The soldiers are angry that colleagues are losing their lives while trying to help a population that will not help them. "You give them all the humanitarian assistance that they want and they're still going to lie to you. They'll tell you there's no Taliban anywhere in the area and as soon as you roll away, ten feet from their house, you get shot at again," said Specialist Eric Petty, from Georgia.
Captain Rico told of the disgust of a medic who was asked to treat an insurgent shortly after pulling a colleague's charred corpse from a bombed vehicle.
The soldiers complain that rules of engagement designed to minimise civilian casualties mean that they fight with one arm tied behind their backs. "They're a joke," said one. "You get shot at but can do nothing about it. You have to see the person with the weapon. It's not enough to know which house the shooting's coming from."
The soldiers joke that their Isaf arm badges stand not for International Security Assistance Force but "I Suck At Fighting" or "I Support Afghan Farmers."
To compound matters, soldiers are mainly being killed not in combat but on routine journeys, by roadside bombs planted by an invisible enemy. "That's very demoralising," said Captain Masengale.
The constant deployments are, meanwhile, playing havoc with the soldiers' private lives. "They're killing families," he said. "Divorces are skyrocketing. PTSD is off the scale. There have been hundreds of injuries that send soldiers home and affect families for the rest of their lives."
The chaplains said that many soldiers had lost their desire to help Afghanistan. "All they want to do is make it home alive and go back to their wives and children and visit the families who have lost husbands and fathers over here. It comes down to just surviving," said Captain Masengale.
"If we make it back with ten toes and ten fingers the mission is successful," Sergeant Hughes said.
"You carry on for the guys to your left or right," added Specialist Mercer.
The chaplains have themselves struggled to cope with so much distress. "We have to encourage them, strengthen them and send them out again. No one comes in and says, 'I've had a great day on a mission'. It's all pain," said Captain Masengale. "The only way we've been able to make it is having each other."
Lieutenant-Colonel Kimo Gallahue, 2-87's commanding officer, denied that his men were demoralised, and insisted they had achieved a great deal over the past nine months. A triathlete and former rugby player, he admitted pushing his men hard, but argued that taking the fight to the enemy was the best form of defence.
He said the security situation had worsened because the insurgents had chosen to fight in Wardak province, not abandon it. He said, however, that the situation would have been catastrophic without his men. They had managed to keep open the key Kabul-to-Kandahar highway which dissects Wardak, and prevent the province becoming a launch pad for attacks on the capital, which is barely 20 miles from its border. Above all, Colonel Gallahue argued that counter-insurgency -- winning the allegiance of the indigenous population through security, development and good governance -- was a long and laborious process that could not be completed in a year. "These 12 months have been, for me, laying the groundwork for future success," he said.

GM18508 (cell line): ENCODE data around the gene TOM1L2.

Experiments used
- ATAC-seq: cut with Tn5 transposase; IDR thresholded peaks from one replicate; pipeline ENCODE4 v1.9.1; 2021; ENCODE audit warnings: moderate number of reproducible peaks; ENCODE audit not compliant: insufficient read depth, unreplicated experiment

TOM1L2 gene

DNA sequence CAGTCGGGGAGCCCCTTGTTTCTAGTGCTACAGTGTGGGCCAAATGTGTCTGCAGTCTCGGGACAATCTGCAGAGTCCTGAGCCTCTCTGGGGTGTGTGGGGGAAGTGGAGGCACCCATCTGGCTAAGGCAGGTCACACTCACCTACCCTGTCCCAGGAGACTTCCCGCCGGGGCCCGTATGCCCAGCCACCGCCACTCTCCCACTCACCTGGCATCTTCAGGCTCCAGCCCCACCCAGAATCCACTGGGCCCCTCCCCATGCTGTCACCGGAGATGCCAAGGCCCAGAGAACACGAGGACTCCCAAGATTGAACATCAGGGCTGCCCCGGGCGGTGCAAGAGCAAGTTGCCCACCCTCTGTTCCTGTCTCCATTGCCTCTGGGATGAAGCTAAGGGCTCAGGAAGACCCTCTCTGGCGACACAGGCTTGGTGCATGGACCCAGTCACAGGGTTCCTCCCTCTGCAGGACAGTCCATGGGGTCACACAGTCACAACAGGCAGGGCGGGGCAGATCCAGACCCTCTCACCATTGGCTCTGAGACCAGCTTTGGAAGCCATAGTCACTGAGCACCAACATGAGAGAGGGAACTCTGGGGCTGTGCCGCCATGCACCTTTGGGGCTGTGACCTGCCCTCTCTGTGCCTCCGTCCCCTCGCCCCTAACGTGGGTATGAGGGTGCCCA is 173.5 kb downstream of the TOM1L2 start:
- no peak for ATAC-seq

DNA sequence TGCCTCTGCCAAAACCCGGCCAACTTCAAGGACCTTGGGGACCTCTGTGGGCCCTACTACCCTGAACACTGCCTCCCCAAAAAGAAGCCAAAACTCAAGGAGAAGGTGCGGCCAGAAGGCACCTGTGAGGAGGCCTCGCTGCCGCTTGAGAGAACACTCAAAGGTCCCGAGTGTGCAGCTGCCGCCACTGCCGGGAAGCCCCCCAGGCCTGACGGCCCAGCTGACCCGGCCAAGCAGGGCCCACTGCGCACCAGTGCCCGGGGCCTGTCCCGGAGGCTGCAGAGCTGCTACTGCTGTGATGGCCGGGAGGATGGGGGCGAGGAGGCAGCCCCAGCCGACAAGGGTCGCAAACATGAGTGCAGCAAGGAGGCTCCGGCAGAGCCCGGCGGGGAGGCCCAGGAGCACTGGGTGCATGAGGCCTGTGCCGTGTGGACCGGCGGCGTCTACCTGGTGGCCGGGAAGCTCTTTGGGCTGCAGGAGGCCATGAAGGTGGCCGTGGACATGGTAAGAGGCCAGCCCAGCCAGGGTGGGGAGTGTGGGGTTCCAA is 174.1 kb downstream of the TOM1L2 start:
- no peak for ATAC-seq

At morning service on Sunday, the two chaplains sought to boost the spirits of their flock with uplifting hymns, accompanied by video footage of beautiful lakes, oceans and rivers.
Captain Rico offered a particularly apposite reading from Corinthians: "We are afflicted in every way but not crushed; perplexed but not driven to despair; persecuted but not forsaken; struck down, but not destroyed."
This documentary was released in six parts, between February and August 2009, by Robert Greenwald. As the President considers his options, following a blatantly fraudulent Presidential election and an ever increasing US/NATO/Afghan death toll, the same group of chicken hawks (the Project for a New American Century and their Coterie of neo-conservative war-mongering fools and high ranking brass who were responsible for the Iraq war are now calling for a massive increase in US troops beyond the 17,000 mentioned in the film, the questions and issues raised in this film are brought into sharp focus.
Part One: Afghanistan + More Troops = Catastrophe
President Obama has committed 17,000 more troops to Afghanistan. This decision raises serious questions about troops, costs, overall mission, and exit strategy. Historically, it has been Congress' duty to ask questions in the form of oversight hearings that challenge policymakers, examine military spending, and educate the public. After witnessing the absence of oversight regarding the Iraq war, we must insist Congress hold hearings on Afghanistan.
Part Two: Pakistan: "The Most Dangerous Country"
The war in Afghanistan and its potentially catastrophic impact on Pakistan are complex and dangerous issues, which further make the case why our country needs a national debate on this now starting with congressional oversight hearings.
Part Three: "Cost of War"
As we pay our tax bills, it seems an appropriate time to urge everyone to Rethink Afghanistan, a war that currently costs over $2 billion a month but hasn't made us any safer. Everyone has a friend or relative who just lost a job. Do we really want to spend over $1 trillion on another war? Everyone knows someone who has lost their home. Do we really want spend our tax dollars on a war that could last a decade or more? The Obama administration has taken some smart steps to counter this economic crisis with its budget request. Do we really want to see that effort wasted by expanding military demands?
Part Four: "Civilian Casualties"